Countries all over the world seem to be in a race to build solar power plants in space and beam energy back to Earth. The UK and China have already shown interest in making this kind of technology, and it looks like Japan is the latest country to join them.
Why build a solar power station in space?
Wouldn’t it make more sense and cost less to build a solar power plant on Earth? Well, yes, that would be the case. But building a solar power plant in space instead of here on Earth would have some benefits. When the UK’s Space Energy Initiative suggested building a plan to beam energy back from space, they did so because they thought a plant in space would make a lot more electricity than a plant of the same size on Earth. The group says that if there were two identical plants, one on Earth in the UK and one in space, the one in space would be able to make more than 13 times as much energy.
Another benefit is that a space-based power plant would not have problems with power going out. In space, the Sun will always be shining on it. A solar plant will not always get sun on Earth. Because of this, solar power plants will need battery storage systems so that they don’t lose power when the weather is bad.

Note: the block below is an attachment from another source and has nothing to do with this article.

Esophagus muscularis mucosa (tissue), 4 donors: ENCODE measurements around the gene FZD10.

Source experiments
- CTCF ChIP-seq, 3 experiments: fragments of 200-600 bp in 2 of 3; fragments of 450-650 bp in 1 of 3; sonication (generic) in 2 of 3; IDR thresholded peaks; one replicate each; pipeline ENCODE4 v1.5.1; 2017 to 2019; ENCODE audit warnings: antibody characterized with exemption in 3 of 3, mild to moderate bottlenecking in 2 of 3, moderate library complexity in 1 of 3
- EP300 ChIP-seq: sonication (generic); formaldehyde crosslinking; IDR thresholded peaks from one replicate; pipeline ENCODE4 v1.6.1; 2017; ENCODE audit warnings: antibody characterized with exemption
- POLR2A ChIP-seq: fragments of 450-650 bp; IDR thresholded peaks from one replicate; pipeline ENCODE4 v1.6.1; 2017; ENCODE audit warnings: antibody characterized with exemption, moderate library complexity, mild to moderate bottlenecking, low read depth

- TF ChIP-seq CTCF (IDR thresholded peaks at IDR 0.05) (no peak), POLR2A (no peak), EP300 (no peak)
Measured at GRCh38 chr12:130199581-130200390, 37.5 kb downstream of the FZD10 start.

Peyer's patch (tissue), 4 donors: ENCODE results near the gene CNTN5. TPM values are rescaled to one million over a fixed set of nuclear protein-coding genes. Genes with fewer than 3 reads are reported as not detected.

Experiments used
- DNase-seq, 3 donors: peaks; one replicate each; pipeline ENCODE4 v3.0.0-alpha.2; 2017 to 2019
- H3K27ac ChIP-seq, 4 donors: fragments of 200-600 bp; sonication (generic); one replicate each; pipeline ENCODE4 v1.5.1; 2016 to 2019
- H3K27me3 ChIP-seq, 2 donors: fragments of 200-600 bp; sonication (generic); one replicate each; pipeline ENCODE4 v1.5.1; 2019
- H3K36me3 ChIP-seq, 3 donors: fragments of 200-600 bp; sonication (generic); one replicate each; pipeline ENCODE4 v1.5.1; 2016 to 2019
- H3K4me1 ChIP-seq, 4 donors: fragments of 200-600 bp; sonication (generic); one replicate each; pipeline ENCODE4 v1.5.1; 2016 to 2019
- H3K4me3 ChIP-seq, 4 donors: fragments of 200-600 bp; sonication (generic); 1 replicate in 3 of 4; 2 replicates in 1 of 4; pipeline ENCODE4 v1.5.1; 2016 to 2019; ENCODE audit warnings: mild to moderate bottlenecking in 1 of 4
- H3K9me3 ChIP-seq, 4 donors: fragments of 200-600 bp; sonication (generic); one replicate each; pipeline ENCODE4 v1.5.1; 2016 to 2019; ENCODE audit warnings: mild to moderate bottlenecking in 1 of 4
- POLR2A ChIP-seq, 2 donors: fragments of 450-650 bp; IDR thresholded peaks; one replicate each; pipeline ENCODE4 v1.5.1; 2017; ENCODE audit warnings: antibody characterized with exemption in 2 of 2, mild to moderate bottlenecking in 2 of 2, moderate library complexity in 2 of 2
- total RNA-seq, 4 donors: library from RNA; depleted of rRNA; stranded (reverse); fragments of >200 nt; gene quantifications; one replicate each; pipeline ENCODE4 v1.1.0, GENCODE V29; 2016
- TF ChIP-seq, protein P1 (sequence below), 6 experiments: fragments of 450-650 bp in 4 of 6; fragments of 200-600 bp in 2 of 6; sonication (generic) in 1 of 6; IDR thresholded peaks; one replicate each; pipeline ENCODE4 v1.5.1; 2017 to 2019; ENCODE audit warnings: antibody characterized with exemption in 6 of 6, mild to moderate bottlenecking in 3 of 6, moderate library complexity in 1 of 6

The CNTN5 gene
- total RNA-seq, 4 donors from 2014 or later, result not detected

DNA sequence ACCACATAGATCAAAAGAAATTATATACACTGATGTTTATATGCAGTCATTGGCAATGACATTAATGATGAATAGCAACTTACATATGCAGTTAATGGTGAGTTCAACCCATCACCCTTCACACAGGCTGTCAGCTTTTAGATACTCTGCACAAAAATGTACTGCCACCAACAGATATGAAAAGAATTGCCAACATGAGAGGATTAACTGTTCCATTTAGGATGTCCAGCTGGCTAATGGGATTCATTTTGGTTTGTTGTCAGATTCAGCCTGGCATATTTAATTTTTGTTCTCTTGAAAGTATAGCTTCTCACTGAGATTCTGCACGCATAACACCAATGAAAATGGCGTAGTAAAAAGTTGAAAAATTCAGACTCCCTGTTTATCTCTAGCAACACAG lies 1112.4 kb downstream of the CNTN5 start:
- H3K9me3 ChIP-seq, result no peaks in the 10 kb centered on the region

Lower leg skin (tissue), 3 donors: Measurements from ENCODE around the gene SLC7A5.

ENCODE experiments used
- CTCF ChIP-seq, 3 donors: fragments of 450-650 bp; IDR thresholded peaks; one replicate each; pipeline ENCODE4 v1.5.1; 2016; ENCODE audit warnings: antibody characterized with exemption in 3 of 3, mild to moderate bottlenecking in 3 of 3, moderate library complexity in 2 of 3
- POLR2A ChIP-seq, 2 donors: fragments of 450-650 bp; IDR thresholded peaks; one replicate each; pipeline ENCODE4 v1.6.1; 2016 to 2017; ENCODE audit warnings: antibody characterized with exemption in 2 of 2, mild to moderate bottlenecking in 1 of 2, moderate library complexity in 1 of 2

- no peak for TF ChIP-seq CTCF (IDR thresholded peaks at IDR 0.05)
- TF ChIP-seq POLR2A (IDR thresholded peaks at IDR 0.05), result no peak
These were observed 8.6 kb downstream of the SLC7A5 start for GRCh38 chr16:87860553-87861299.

Japan wants to build a solar power plant in space.
Nikkei says that a public-private partnership in Japan wants to send solar panels into space 36,000 kilometers above the Earth. The solar facility will turn the power it makes into microwave radiation, which will be sent to stations on the ground. The technology has been worked on by a Japanese research group led by since the 1980s, the article says. The group was the first in the world to use microwaves to successfully send power into space.
So far, the group has been able to successfully test the transmission of microwave power both horizontally and vertically over a distance of 50 meters. The next thing it will try is vertical transmission at distances between 1 and 5 kilometers. The group plans to do an experiment in 2025 to see if it is possible to send power from space to the ground. They will use small satellites to send power from hundreds of kilometers away to stations on the ground.
In the UK, over 50 organizations, including Airbus, Cambridge University, and the company that makes satellites, SSTL, have joined the UK Space Energy Initiative to work on the same kind of technology. A plan for the initiative is to put a “demonstrator plant” in space as soon as 2035. But if China gets its way, it might get there even sooner. South China Morning Post says that the country wants to put a solar power plant in space by 2028. But the Chinese satellite will be sent 400 kilometers into space.